By Corinne Murdock |
Mesa Public Schools (MPS) appeared hesitant in a recent governing board meeting to discuss the secretive gender transition plan, which had been in place for years. Most parents were unaware of the plan until recently, which included an opt-out provision allowing the school to keep the plan secret from parents.
Governing board member Rachel Walden attempted to discuss this gender transition plan during Tuesday’s meeting. However, the district lawyer said that discussion of the plan constituted legal advice and would require the board to go into an executive session, out of the public’s view. The form’s promise of secrecy conflicted with Arizona’s parental rights laws.
“There is no other process that involves plans, paperwork for children without parental consent. But this issue can’t even provide parental notification?” asked Walden.
Walden clarified that, following discovery of the parental notification opt-out provision of the gender transition plan, MPS modified the form to strike the provision.
MPS has reportedly had the controversial gender transition plan since 2015. The original form asked students if their parents were aware and/or supportive of their gender transition. If either are answered in the negative, the form asks the student whether they give consent for the school to disclose their “transgender or gender nonconforming status” to their parents.
Arizona law states that parents have “a right to access and review all records relating to the minor child.”
The current version of the MPS gender transition plan looks virtually the same as the prior version, with the exception that parents or guardians will be notified of the plan if the student requests changes to Synergy, the online student information portal.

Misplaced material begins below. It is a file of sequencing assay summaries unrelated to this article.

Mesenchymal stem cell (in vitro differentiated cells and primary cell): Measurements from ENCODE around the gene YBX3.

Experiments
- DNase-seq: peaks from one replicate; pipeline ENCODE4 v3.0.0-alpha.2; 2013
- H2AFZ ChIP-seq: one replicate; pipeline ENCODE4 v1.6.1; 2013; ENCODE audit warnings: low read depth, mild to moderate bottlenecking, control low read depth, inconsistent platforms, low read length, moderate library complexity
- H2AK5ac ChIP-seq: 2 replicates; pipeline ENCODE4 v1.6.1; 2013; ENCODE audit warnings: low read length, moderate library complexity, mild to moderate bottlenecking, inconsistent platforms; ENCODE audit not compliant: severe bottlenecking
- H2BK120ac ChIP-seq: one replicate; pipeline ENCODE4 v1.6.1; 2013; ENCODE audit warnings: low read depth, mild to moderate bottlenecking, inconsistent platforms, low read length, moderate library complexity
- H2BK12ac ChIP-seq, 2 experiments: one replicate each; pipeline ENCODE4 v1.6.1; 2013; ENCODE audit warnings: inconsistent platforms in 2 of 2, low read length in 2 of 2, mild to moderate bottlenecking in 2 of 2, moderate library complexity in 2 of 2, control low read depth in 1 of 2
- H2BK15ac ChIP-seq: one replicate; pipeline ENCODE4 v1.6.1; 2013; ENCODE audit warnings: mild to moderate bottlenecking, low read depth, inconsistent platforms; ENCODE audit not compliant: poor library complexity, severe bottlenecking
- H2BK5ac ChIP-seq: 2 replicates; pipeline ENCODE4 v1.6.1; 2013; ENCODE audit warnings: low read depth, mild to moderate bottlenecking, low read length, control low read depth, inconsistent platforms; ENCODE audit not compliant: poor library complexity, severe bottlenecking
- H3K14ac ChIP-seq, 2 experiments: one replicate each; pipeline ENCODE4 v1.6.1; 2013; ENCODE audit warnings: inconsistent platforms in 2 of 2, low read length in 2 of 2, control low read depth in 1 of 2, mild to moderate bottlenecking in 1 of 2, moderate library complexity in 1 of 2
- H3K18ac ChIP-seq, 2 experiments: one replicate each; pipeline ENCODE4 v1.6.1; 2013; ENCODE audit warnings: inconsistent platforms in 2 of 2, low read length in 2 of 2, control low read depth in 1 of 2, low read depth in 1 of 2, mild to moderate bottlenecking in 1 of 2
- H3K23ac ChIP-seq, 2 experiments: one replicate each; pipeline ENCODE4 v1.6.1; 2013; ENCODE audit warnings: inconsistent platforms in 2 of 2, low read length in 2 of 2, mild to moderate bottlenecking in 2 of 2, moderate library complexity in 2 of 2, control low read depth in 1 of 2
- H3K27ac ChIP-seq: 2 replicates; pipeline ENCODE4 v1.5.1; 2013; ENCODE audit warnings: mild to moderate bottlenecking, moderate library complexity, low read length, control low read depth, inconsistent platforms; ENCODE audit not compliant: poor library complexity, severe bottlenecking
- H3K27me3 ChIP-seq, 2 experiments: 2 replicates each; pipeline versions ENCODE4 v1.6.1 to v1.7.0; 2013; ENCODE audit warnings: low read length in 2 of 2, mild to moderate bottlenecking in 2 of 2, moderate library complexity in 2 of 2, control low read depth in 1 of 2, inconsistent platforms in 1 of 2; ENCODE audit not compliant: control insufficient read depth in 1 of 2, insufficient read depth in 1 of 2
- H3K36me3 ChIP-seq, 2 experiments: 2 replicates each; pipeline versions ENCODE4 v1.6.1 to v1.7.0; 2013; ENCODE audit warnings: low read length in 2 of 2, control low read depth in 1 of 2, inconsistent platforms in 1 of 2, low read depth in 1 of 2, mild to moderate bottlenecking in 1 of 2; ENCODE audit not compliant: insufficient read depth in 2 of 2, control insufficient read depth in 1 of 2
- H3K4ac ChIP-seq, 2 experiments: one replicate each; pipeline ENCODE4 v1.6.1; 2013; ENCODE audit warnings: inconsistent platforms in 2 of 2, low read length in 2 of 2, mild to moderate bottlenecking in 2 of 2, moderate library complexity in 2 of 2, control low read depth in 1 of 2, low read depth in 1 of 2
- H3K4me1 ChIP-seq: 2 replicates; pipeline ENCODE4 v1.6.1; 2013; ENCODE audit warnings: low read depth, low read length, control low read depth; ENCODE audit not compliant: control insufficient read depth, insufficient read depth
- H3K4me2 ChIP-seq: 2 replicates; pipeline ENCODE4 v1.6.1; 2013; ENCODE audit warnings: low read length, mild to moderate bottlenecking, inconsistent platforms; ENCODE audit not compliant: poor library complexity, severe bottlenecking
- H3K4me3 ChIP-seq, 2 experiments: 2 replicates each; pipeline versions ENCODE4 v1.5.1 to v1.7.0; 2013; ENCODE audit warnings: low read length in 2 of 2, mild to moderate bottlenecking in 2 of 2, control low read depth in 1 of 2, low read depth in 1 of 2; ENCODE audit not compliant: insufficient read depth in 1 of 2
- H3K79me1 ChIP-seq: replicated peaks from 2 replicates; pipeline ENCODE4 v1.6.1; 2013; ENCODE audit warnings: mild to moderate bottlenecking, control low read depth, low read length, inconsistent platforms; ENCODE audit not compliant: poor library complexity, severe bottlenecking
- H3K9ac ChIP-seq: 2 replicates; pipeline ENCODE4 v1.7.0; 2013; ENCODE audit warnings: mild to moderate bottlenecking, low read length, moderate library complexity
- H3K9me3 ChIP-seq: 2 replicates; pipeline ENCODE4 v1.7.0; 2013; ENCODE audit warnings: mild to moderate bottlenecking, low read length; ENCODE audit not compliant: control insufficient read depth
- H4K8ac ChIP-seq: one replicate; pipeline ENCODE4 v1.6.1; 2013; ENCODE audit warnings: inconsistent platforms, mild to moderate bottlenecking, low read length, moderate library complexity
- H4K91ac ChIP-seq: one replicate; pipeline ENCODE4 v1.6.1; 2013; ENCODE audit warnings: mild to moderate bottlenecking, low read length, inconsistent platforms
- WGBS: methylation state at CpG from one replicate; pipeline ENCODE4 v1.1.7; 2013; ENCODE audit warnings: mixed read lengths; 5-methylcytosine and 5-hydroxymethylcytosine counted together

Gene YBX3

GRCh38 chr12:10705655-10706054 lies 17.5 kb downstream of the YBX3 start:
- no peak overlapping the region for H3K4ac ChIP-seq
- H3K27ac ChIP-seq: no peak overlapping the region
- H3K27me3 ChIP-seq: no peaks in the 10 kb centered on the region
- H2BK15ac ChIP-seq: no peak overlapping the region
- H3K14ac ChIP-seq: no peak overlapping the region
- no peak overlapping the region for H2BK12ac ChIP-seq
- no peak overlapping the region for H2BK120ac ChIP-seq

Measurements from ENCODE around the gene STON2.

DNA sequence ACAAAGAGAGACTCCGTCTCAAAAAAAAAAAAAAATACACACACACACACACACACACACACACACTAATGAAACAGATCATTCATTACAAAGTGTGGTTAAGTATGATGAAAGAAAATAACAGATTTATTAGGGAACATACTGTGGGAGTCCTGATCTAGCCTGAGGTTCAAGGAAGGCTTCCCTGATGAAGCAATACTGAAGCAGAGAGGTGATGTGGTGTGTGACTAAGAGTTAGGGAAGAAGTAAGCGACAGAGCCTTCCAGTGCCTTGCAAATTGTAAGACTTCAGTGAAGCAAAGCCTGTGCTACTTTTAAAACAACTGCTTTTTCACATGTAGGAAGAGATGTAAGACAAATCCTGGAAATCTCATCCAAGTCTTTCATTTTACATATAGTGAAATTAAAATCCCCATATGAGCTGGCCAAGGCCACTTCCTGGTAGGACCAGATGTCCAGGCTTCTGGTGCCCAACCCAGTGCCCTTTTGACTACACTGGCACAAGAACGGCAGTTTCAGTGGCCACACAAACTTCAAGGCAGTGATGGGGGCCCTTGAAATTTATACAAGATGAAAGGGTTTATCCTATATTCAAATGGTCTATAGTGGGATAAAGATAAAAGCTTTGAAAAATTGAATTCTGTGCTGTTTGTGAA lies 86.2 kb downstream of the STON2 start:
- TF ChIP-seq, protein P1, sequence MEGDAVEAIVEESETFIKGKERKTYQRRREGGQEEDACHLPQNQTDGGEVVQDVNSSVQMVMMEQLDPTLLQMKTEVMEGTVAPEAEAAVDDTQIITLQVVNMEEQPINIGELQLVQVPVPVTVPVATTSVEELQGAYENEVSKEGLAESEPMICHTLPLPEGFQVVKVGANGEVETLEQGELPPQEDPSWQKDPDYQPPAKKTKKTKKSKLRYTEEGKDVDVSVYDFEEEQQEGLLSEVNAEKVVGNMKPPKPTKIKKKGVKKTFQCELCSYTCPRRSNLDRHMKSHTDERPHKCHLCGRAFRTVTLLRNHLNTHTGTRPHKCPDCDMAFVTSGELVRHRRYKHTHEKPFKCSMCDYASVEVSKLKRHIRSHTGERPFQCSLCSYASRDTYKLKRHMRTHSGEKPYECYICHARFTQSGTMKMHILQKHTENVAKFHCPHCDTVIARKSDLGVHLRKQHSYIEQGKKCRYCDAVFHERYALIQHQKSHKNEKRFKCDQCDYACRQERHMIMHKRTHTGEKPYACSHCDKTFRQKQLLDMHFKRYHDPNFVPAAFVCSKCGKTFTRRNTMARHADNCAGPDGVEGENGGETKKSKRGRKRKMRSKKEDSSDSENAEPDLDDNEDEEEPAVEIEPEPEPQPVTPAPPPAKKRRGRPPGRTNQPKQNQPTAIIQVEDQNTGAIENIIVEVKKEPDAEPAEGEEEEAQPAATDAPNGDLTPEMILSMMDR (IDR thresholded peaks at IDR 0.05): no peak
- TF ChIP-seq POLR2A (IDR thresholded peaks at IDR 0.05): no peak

The MPS plan appears to be based on model documents. Chicago Public Schools issued a gender transition plan document with similar formatting and the same title.
Controversy over the gender transition plan surged last summer, after the district implemented new guidelines for handling transgender students. MPS defended its actions, arguing that their guidelines aligned with federal guidelines.
The guidelines included an assertion that students had the right to be addressed by their preferred names and pronouns, regardless of whether they had their name legally changed. MPS further declared that students should be allowed to use facilities intended for the opposite sex, such as restrooms, locker rooms, shower facilities, and single-sex classes.
Students also aren’t required to provide proof that they underwent any kind of medical treatment for gender transition as a condition of this special treatment.
“A transgender student is not required to provide verification that the student is undergoing or has undergone medical treatment for the purpose of gender transition as a condition for changing a student’s name and/or gender markers in the District’s records,” read the guidelines.
MPS also asserted that students must be allowed to participate in physical education activities and sports in accordance with their gender identity, though they could not compete in teams designated for the opposite sex in accordance with Arizona law.
Corinne Murdock is a reporter for AZ Free News. Follow her latest on Twitter, or email tips to firstname.lastname@example.org.